As the Interior Department awaits its new secretary, the agency is already moving to lock in key parts of President Biden’s environmental agenda, particularly on oil and gas restrictions, laying the groundwork to fulfill some of the administration’s most consequential promises to address climate change.
Representative Deb Haaland, a Democrat from New Mexico whom Mr. Biden nominated to lead the department, faces a showdown vote in the Senate likely later this month, amid vocal Republican concern for her past positions against oil and gas drilling. But even without her, an agency that spent much of the past four years opening vast swaths of land to commercial exploitation has pulled an abrupt about-face.
The department has suspended lease sales in the Gulf of Mexico under an early executive order imposing a temporary freeze on new drilling leases on all public lands and waters and requiring a review of the leasing program. It has frozen drilling activity in the Arctic National Wildlife Refuge, delayed Trump-era rollbacks on protections of migratory birds and the northern spotted owl, and taken the first steps in restoring two national monuments in Utah and one off the Atlantic coast that Mr. Trump largely dismantled.
As early as this week, one administration official said the Interior Department was poised to take the next steps in preparing a review of the federal oil and gas leasing program.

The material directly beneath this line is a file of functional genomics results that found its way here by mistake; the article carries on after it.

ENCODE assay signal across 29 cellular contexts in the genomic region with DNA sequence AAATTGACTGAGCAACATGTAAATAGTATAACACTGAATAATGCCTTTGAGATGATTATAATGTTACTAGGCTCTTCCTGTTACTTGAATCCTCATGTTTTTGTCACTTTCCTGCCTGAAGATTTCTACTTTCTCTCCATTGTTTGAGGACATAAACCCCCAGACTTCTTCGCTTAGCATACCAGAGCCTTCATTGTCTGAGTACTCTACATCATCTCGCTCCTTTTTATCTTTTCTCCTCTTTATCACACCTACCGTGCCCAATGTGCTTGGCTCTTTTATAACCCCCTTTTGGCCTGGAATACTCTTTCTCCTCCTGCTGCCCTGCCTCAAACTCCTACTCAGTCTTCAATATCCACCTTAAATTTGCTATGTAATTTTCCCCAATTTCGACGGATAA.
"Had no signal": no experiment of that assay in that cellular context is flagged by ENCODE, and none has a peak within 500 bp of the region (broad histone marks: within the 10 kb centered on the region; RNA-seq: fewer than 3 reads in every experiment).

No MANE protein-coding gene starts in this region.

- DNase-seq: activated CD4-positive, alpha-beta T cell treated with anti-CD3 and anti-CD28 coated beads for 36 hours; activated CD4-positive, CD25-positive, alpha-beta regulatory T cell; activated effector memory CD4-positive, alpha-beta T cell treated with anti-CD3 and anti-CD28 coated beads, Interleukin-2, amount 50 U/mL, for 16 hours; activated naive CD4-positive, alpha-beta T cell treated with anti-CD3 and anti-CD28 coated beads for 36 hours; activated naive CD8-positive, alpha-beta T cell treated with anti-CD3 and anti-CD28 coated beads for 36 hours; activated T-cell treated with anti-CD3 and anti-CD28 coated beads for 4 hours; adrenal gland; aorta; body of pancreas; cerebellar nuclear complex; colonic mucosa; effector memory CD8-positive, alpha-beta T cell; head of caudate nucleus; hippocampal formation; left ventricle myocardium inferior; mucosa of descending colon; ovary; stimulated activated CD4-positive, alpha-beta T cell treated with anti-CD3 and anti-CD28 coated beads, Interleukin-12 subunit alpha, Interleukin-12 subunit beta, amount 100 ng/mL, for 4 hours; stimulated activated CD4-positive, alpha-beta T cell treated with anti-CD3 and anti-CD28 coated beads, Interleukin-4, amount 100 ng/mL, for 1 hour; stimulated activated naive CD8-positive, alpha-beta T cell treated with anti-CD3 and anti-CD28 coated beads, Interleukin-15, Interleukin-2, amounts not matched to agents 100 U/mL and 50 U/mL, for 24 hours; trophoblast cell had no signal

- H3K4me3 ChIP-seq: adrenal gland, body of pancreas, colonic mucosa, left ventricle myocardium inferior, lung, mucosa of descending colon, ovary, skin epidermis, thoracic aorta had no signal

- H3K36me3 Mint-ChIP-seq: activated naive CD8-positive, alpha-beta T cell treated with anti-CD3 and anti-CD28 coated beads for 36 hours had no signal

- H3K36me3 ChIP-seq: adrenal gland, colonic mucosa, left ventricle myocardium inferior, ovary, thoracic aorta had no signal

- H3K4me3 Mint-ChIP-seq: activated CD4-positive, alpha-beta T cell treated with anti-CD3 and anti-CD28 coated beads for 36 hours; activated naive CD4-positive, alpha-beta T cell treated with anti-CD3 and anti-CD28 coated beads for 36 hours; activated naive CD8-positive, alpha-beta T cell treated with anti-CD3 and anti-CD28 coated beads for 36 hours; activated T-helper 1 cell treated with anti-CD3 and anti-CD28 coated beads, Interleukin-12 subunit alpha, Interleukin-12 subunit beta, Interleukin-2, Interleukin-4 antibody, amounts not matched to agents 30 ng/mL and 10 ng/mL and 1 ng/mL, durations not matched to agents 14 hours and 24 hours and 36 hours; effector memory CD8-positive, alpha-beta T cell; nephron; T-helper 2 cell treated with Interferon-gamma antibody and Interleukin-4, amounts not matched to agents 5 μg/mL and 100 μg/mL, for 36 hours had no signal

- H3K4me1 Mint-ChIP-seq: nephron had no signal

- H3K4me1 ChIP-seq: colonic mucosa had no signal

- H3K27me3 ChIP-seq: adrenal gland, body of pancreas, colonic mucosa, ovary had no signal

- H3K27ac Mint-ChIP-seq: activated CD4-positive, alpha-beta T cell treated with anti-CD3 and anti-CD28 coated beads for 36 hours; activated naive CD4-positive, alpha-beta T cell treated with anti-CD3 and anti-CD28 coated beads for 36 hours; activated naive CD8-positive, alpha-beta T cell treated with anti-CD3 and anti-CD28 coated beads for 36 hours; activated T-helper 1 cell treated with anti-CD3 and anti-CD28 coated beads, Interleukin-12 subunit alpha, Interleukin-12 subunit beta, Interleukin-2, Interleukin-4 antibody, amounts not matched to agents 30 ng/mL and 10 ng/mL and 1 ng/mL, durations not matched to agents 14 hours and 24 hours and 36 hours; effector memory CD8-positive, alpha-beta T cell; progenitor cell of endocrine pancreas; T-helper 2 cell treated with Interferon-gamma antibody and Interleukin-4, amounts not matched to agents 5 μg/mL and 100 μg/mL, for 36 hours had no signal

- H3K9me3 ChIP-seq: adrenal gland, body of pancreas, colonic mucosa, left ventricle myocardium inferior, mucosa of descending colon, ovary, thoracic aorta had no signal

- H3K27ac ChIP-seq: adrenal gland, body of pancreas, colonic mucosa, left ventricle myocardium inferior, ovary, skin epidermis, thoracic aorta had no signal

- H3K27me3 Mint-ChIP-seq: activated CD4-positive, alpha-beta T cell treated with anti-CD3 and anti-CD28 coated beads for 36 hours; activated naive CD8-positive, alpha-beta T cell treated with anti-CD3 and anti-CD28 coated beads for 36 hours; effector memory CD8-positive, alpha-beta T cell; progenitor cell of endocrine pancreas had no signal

Even critics of the administration’s agenda said they have been surprised by the pace of the agency’s actions.
“They’re obviously moving forward quickly and aggressively,” said Nicolas Loris, an economist who focuses on environment policy at the conservative Heritage Foundation.
That aggressiveness, along with Ms. Haaland’s long history of pushing to shut down fossil fuel drilling and pipelines, has put the agency in the line of fire from Republicans and the oil and gas industry.
“I almost feel like your nomination is sort of this proxy fight over the future of fossil fuels,” Senator Maria Cantwell, Democrat of Washington, told Ms. Haaland during her confirmation hearing last week.
The Environmental Protection Agency will ultimately take center stage in the regulatory battles over climate change because it is the lead agency policing emissions from the electricity and transportation sectors — the two largest sources of greenhouse gas emissions in the United States.
But the Interior Department, which decides when and whether to sell publicly owned coal, oil and gas, is at the heart of the always contentious fight over keeping such resources “in the ground” — that is, whether the vast majority of America’s fossil fuels should remain untapped to avoid dangerous concentrations of greenhouse gases in the atmosphere.